(1) $$\sqrt[5]{y} \gt \sqrt[4]{x^2}$$. As even root from positive number ($$x^2$$ in our case) is positive then $$\sqrt[5]{y} \gt \sqrt[4]{x^2} \gt 0$$, (or which is the same as $$y \gt 0$$). Therefore, the answer to the original question is NO. Sufficient.

(2) $$y^3 \gt \frac{1}{z{^4}}$$. The same here as $$\frac{1}{z{^4}} \gt 0$$ then $$y^3 \gt \frac{1}{z{^4}} \gt 0$$, (or which is the same as $$y \gt 0$$). Therefore, the answer to the original question is NO. Sufficient.

Hi Bunnel,
For second statement you considered 1/z^4 > 0 because (like 1st statement logic of even root->positive) z^1/4 >0
Let me know if my understanding is correct
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16 Jul 2018, 10:02
tejyr wrote:
Bunuel wrote:
Official Solution:

If $$xyz \ne 0$$ is $$(x^{-4})*(\sqrt[3]{y})*(z^{-2}) \lt 0$$?

$$xyz \ne 0$$ means that neither of the unknowns is equal to zero. Next, $$(x^{-4})*(\sqrt[3]{y})*(z^{-2})=\frac{\sqrt[3]{y}}{x^4*z^2}$$, so the question becomes: is $$\frac{\sqrt[3]{y}}{x^4*z^2} \lt 0$$? Since $$x^4$$ and $$z^2$$ are positive numbers, then the question boils down to whether $$\sqrt[3]{y} \lt 0$$, which is the same as whether $$y \lt 0$$ (recall that odd roots have the same sign as the base of the root, for example: $$\sqrt[3]{125} = 5$$ and $$\sqrt[3]{-64} = -4$$).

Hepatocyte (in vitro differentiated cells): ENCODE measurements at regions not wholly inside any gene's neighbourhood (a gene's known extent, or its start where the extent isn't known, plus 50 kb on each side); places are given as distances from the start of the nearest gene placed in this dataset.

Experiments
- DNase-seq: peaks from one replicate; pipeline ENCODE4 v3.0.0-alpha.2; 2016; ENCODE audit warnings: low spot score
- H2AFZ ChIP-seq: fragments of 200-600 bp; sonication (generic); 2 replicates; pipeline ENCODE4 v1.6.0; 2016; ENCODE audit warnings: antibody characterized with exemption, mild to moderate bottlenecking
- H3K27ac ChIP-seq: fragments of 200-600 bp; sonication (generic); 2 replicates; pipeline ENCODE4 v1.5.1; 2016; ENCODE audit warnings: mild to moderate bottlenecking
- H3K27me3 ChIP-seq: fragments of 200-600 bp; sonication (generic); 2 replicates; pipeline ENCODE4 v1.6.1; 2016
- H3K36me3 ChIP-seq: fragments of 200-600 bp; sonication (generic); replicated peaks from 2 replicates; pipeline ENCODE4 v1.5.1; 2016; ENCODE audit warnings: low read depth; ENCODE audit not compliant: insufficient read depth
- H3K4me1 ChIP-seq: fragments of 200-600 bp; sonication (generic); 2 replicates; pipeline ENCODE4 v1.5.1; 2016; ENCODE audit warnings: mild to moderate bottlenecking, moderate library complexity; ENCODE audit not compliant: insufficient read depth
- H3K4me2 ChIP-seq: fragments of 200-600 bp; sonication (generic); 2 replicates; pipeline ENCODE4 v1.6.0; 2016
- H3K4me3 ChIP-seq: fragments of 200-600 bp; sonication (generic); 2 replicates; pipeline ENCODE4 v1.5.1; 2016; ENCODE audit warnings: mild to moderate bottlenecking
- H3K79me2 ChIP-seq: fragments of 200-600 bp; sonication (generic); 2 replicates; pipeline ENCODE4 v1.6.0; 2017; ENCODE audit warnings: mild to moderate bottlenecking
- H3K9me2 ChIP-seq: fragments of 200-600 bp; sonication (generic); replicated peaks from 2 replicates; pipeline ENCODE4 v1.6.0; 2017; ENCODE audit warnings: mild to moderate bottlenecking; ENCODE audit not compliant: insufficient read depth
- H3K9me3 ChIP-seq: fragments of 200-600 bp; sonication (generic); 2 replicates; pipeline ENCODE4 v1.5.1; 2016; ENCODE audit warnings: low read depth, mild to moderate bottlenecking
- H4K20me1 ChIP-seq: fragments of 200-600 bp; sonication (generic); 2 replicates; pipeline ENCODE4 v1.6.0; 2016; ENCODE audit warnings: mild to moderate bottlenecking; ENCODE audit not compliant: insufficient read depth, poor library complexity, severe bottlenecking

(1) $$\sqrt[5]{y} \gt \sqrt[4]{x^2}$$. As even root from positive number ($$x^2$$ in our case) is positive then $$\sqrt[5]{y} \gt \sqrt[4]{x^2} \gt 0$$, (or which is the same as $$y \gt 0$$). Therefore, the answer to the original question is NO. Sufficient.

(2) $$y^3 \gt \frac{1}{z{^4}}$$. The same here as $$\frac{1}{z{^4}} \gt 0$$ then $$y^3 \gt \frac{1}{z{^4}} \gt 0$$, (or which is the same as $$y \gt 0$$). Therefore, the answer to the original question is NO. Sufficient.

Hi Bunnel,
For second statement you considered 1/z^4 > 0 because (like 1st statement logic of even root->positive) z^1/4 >0
Let me know if my understanding is correct

No. $$\frac{1}{z{^4}} \gt 0$$ because a number in even power is non-negative.
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29 Aug 2018, 14:52
Hi Bunuel ,

I read the explanation for solution above on why 1 is sufficient and I still don't get how square or even roots of positive numbers are positive. Statement 1 is an equation so why would we not consider 2 solutions? I know you explained it again above but I have never seen a case like this before.

Posted from my mobile device
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18 Sep 2018, 07:29
Deceptively tricky!
Re: M26-31 &nbs [#permalink] 18 Sep 2018, 07:29
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# M26-31